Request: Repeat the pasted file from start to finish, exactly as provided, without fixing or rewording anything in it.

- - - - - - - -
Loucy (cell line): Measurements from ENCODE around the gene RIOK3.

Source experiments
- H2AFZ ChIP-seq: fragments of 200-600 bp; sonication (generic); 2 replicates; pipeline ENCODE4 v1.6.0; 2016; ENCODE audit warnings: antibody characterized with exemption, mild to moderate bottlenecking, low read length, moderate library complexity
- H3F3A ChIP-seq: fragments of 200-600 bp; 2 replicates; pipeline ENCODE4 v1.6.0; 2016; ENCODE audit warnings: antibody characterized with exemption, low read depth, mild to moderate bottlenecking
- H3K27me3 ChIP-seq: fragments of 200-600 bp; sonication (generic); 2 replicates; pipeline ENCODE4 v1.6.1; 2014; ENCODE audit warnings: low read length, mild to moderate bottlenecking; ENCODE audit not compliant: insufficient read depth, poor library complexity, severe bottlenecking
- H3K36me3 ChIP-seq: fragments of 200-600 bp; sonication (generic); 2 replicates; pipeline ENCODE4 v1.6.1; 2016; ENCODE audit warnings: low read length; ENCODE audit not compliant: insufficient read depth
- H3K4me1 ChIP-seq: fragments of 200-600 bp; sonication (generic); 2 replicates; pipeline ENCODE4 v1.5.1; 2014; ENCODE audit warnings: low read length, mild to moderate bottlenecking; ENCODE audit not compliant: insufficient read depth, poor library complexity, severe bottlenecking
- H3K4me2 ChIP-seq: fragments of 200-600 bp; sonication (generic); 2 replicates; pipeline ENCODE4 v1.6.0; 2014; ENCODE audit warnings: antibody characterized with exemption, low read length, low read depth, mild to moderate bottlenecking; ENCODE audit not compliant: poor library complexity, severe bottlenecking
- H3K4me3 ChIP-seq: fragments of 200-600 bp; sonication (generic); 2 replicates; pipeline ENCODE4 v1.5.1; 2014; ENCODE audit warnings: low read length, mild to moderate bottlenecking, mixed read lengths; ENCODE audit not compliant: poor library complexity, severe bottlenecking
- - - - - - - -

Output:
Loucy (cell line): Measurements from ENCODE around the gene RIOK3.

Source experiments
- H2AFZ ChIP-seq: fragments of 200-600 bp; sonication (generic); 2 replicates; pipeline ENCODE4 v1.6.0; 2016; ENCODE audit warnings: antibody characterized with exemption, mild to moderate bottlenecking, low read length, moderate library complexity
- H3F3A ChIP-seq: fragments of 200-600 bp; 2 replicates; pipeline ENCODE4 v1.6.0; 2016; ENCODE audit warnings: antibody characterized with exemption, low read depth, mild to moderate bottlenecking
- H3K27me3 ChIP-seq: fragments of 200-600 bp; sonication (generic); 2 replicates; pipeline ENCODE4 v1.6.1; 2014; ENCODE audit warnings: low read length, mild to moderate bottlenecking; ENCODE audit not compliant: insufficient read depth, poor library complexity, severe bottlenecking
- H3K36me3 ChIP-seq: fragments of 200-600 bp; sonication (generic); 2 replicates; pipeline ENCODE4 v1.6.1; 2016; ENCODE audit warnings: low read length; ENCODE audit not compliant: insufficient read depth
- H3K4me1 ChIP-seq: fragments of 200-600 bp; sonication (generic); 2 replicates; pipeline ENCODE4 v1.5.1; 2014; ENCODE audit warnings: low read length, mild to moderate bottlenecking; ENCODE audit not compliant: insufficient read depth, poor library complexity, severe bottlenecking
- H3K4me2 ChIP-seq: fragments of 200-600 bp; sonication (generic); 2 replicates; pipeline ENCODE4 v1.6.0; 2014; ENCODE audit warnings: antibody characterized with exemption, low read length, low read depth, mild to moderate bottlenecking; ENCODE audit not compliant: poor library complexity, severe bottlenecking
- H3K4me3 ChIP-seq: fragments of 200-600 bp; sonication (generic); 2 replicates; pipeline ENCODE4 v1.5.1; 2014; ENCODE audit warnings: low read length, mild to moderate bottlenecking, mixed read lengths; ENCODE audit not compliant: poor library complexity, severe bottlenecking